Target Tumbles After Earnings Miss Their Mark

After investors *rolled back* the prices of Walmart shares yesterday, trouble in the Retail industry continued with Target missing forecasts in a big way.

The company’s adjusted earnings per share missed the $3.07 expected by analysts, coming in at $2.19. Revenues did beat expectations at $25.17 billion vs. $24.49 billion.

The numbers came as a surprise to investors given the company’s upbeat 2022 guidance in March, where it forecasted adjusted profit in the high single-digits and suggested supply chain constraints were steadily working out. 🤯

Investors quickly sent $TGT shares to the clearance shelves, knocking it down ~25%. 👎

Operating income margin was a significant focus, falling to 5.3% compared with 9.8% in the same period last year.

The company noted various factors that drove this decline in margins, including supply chain constraints, excess inventory, and a shift in product mix to lower-margin items. As a result, the company now expects an operating income margin rate “in a range centered around 6%” for the year.

CEO Brian Cornell stated, “Things have changed significantly from even 13 weeks ago… We did not project, I did not project, the kind of significant increases we would see in freight and transportation costs.”

The company now expects about a billion dollars of incremental freight costs this year, even compared to expectations outlined three months ago. 🚚

These comments echo much of what we saw from Walmart yesterday and Amazon a few weeks back when both companies highlighted that increased costs were eating into profits.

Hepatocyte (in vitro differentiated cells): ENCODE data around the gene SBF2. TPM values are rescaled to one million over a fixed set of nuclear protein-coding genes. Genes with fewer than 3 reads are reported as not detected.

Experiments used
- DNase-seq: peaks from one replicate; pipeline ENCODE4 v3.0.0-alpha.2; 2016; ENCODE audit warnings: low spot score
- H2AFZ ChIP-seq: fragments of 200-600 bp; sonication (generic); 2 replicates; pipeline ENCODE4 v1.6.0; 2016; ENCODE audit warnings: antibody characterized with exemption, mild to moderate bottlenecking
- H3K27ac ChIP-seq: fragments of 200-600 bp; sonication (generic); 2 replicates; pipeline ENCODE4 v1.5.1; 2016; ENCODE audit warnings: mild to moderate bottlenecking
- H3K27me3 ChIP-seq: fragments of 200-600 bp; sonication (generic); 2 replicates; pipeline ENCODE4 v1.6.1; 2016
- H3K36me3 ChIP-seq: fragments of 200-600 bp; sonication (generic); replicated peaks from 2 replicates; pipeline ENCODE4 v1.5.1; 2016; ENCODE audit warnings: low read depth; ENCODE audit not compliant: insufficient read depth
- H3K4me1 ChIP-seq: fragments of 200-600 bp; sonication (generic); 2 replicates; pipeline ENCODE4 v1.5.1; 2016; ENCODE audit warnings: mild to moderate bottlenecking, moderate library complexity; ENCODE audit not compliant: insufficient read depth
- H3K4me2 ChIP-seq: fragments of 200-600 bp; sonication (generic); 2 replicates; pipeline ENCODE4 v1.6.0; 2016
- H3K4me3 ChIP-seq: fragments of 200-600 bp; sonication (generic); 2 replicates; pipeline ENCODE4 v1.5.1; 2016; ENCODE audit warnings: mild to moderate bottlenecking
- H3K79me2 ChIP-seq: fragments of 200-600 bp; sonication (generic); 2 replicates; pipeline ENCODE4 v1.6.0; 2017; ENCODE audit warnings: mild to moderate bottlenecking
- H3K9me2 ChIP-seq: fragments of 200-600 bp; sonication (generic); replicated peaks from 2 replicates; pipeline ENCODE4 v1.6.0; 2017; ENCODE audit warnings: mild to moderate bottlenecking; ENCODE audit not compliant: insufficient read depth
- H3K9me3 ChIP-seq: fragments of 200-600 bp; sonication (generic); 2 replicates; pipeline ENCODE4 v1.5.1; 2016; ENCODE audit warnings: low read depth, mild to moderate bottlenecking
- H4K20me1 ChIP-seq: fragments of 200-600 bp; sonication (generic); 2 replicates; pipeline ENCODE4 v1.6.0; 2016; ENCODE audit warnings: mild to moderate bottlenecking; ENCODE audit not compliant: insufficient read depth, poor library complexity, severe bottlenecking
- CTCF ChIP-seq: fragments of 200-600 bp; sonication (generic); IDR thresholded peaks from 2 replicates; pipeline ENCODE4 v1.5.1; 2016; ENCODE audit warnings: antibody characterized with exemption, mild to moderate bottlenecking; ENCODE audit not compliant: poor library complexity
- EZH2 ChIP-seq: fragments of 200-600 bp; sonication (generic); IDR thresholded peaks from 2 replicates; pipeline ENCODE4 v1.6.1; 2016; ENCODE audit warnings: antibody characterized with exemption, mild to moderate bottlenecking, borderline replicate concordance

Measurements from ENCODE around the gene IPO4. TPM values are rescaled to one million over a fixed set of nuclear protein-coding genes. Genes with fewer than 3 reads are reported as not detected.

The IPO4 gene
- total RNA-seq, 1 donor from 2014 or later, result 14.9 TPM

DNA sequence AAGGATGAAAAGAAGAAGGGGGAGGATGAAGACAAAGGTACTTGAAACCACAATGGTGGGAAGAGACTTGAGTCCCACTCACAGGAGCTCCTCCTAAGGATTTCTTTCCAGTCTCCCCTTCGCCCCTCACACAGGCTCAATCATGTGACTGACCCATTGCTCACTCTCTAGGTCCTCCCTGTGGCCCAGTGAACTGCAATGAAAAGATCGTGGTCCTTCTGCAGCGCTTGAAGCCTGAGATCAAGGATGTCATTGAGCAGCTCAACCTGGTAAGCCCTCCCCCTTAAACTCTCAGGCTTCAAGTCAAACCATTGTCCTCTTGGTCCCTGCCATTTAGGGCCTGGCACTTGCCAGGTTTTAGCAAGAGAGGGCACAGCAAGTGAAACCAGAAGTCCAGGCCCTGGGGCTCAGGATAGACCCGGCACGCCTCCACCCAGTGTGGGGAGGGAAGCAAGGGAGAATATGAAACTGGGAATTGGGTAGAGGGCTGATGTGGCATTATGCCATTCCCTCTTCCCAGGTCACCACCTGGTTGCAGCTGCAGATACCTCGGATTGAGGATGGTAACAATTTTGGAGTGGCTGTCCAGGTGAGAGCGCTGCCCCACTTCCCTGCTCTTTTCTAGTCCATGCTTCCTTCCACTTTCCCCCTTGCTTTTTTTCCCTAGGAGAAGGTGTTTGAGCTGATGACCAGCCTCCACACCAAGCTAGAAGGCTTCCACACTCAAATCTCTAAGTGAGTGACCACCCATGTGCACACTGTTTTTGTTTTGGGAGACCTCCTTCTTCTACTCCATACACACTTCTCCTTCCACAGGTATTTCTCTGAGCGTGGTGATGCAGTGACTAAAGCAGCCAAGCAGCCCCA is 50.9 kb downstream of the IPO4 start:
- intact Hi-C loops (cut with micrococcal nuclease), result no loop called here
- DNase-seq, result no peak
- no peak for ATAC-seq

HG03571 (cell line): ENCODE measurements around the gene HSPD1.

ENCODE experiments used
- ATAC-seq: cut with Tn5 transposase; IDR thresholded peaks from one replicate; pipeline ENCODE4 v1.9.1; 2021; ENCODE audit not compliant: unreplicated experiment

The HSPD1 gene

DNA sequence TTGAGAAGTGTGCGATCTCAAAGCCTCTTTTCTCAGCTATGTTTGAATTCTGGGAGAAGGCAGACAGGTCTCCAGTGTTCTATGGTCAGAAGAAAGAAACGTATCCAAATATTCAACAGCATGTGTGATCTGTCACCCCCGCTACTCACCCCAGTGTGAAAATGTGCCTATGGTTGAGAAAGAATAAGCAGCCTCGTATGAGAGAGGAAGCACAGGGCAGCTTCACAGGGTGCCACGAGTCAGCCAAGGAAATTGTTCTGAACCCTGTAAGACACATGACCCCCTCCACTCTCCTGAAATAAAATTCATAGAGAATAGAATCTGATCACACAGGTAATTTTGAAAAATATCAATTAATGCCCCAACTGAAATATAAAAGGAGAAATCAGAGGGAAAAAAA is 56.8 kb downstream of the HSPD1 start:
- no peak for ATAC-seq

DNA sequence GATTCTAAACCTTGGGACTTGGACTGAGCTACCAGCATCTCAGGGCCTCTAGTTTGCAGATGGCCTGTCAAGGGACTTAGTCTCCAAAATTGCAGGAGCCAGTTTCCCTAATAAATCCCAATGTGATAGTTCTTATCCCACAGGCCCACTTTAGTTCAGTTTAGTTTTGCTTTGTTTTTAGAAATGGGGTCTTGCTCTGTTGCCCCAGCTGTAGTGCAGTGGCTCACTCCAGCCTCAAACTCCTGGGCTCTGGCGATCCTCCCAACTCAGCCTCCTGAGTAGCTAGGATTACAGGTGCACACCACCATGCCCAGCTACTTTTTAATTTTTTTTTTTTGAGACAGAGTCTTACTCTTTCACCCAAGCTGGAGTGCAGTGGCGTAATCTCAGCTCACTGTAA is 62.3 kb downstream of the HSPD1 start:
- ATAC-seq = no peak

Despite the short-term hit to profitability, the company remains focused on its long-term trajectory and gaining market share.

Target noted that passing rising costs onto its customers via broader price increases is the last lever it would pull to improve profit. The company is also not changing its planned annual capital expenditures of $4-$5 billion.

Despite significant issues on the expense side of the equation, revenue numbers did offer a few bright spots: ☀️

  • Comparable sales grew 3.3% YoY, reflecting traffic growth of 3.9% YoY
  • Store comparable sales increased 3.4% YoY
  • Digital comparable sales grew 3.2%YoY
  • Same-day services grew 8% YoY

With inflation sitting near 40-year highs, it’s clear that these issues are not going away anytime soon. In this environment, the major challenge for the retail sector is going to be balancing its long-term focus on the customer and the often short-term demands of Wall Street investors. ⚖️

For now, retail investors’ eyes shift to $BJ, $ROST, and $DECK which report tomorrow. 👀

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